Adrian Drinking Water Study Results released: Wayne State University, 2/13/22

Adrian, Michigan February 13, 2022

Wayne State University has sent letters, including test results and a project summary, to participants in the Adrian Water Study, a 2019 project to test home tap water samples in the City of Adrian’s drinking water distribution system for the presence of Microcystis Aeruginosa (harmful algae), a species of cyanobacteria, and two of the algal toxins it can produce, microcystin and anatoxin-a.   Microcystin is a hepatoxin and anatoxin-a is a neurotoxin.  Samples collected on June 22, 2019, and again on September 14, 2019, from participating homes were analyzed using PCR (polymerase chain reaction) technology.

According to the letter, 48% of the samples collected on June 22 contained the Microcystis gene, 16% contained the microcystin gene, and none contained the anatoxin-a gene.  Of samples collected on September 14, 53% contained the Microcystis gene, 3% contained the microcystin gene, and 3% contained the anatoxin-a gene.  The project was not designed to connect algal toxins with harmful algae blooms as only tap water samples were analyzed, and it “did not repudiate or confirm the possibility of water source contamination with cyanotoxins.”  “Further evaluation of the water using independent and specialized sources is required to properly address any quality and safety issues”, according to the letter.

Brittney Dulbs, the Adrian resident who helped WSU coordinate sample collection locally, said, “The letter, minus all information that would identify individual participants and their results, has been sent to state and county agencies and to the City of Adrian.  Taste and odor problems in Adrian’s drinking water and algae blooms in Lake Adrian have been documented for many decades.  Since we aren’t connected with the analysis portion of this project and don’t have any additional information, we can’t comment on the results at this time.”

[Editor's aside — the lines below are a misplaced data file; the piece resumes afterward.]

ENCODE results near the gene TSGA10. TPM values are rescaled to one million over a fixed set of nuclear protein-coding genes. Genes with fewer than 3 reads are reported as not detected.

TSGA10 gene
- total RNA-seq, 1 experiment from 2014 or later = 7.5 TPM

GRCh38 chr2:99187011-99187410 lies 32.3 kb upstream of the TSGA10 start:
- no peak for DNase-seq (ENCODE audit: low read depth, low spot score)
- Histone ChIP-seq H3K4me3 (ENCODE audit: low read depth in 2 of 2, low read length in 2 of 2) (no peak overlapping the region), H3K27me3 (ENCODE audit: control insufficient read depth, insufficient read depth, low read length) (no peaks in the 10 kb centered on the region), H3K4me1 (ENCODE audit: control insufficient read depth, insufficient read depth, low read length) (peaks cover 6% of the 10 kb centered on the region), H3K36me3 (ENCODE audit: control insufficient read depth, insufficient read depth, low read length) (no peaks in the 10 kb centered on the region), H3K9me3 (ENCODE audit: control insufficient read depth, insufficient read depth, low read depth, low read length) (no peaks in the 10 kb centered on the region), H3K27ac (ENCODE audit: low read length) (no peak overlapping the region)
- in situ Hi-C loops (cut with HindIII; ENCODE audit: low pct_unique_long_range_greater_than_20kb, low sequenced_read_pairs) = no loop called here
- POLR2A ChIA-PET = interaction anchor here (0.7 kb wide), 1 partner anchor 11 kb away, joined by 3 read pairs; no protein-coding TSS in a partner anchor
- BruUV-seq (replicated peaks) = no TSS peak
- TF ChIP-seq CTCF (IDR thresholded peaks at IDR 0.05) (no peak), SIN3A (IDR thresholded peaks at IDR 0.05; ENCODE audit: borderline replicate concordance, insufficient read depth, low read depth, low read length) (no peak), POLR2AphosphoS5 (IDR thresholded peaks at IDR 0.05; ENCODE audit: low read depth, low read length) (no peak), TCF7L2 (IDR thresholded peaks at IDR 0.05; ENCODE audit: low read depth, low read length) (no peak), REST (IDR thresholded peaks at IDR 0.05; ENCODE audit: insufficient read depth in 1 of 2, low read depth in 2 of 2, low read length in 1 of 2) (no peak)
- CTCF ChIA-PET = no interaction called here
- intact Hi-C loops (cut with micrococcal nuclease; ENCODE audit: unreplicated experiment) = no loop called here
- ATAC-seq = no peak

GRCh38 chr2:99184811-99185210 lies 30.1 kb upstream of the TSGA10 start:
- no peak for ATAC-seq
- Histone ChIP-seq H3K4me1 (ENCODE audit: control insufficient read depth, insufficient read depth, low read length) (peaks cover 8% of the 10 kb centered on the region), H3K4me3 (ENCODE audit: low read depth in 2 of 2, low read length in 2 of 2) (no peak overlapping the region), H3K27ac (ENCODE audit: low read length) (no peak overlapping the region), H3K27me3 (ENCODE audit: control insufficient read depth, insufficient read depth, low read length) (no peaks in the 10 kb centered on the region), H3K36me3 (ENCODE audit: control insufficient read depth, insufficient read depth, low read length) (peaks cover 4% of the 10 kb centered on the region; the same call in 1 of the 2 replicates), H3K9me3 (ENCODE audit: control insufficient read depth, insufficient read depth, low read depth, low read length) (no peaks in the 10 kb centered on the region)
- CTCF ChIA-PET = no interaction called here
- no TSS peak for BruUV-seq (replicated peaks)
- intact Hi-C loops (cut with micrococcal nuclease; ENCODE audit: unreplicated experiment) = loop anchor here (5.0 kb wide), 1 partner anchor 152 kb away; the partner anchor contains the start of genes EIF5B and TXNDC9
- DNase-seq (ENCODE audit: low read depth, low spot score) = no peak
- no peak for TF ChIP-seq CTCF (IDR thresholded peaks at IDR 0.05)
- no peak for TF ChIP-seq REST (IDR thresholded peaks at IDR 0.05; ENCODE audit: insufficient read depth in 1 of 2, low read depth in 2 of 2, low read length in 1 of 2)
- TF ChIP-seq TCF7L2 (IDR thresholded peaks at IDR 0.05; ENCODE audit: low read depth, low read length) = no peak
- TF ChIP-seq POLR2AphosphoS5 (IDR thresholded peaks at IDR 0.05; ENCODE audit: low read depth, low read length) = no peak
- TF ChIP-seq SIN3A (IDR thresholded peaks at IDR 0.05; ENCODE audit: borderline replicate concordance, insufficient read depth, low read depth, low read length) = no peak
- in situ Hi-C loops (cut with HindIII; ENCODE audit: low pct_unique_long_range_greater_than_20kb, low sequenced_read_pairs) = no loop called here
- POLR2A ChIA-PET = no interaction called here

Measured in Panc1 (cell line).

Pam Taylor, who assisted Brittney, said one concern is the potential for biofilms and colonization of the system over those years, and additional testing would be required to determine whether or not that is a problem.  Also, due to the study’s scope, samples were not analyzed for either Planktothrix or Anabaena, two genera of cyanobacteria that can also produce the toxins microcystin and anatoxin-a and taste and odor compounds.

This was an independent project, conducted by Wayne State University.  All questions about it should be directed to Andrew James at  All questions about Adrian’s drinking water system should be directed to the City of Adrian.

December 2018 Adrian MI drinking water: 2nd positive cyanobacteria sample found, plus Bacteroides

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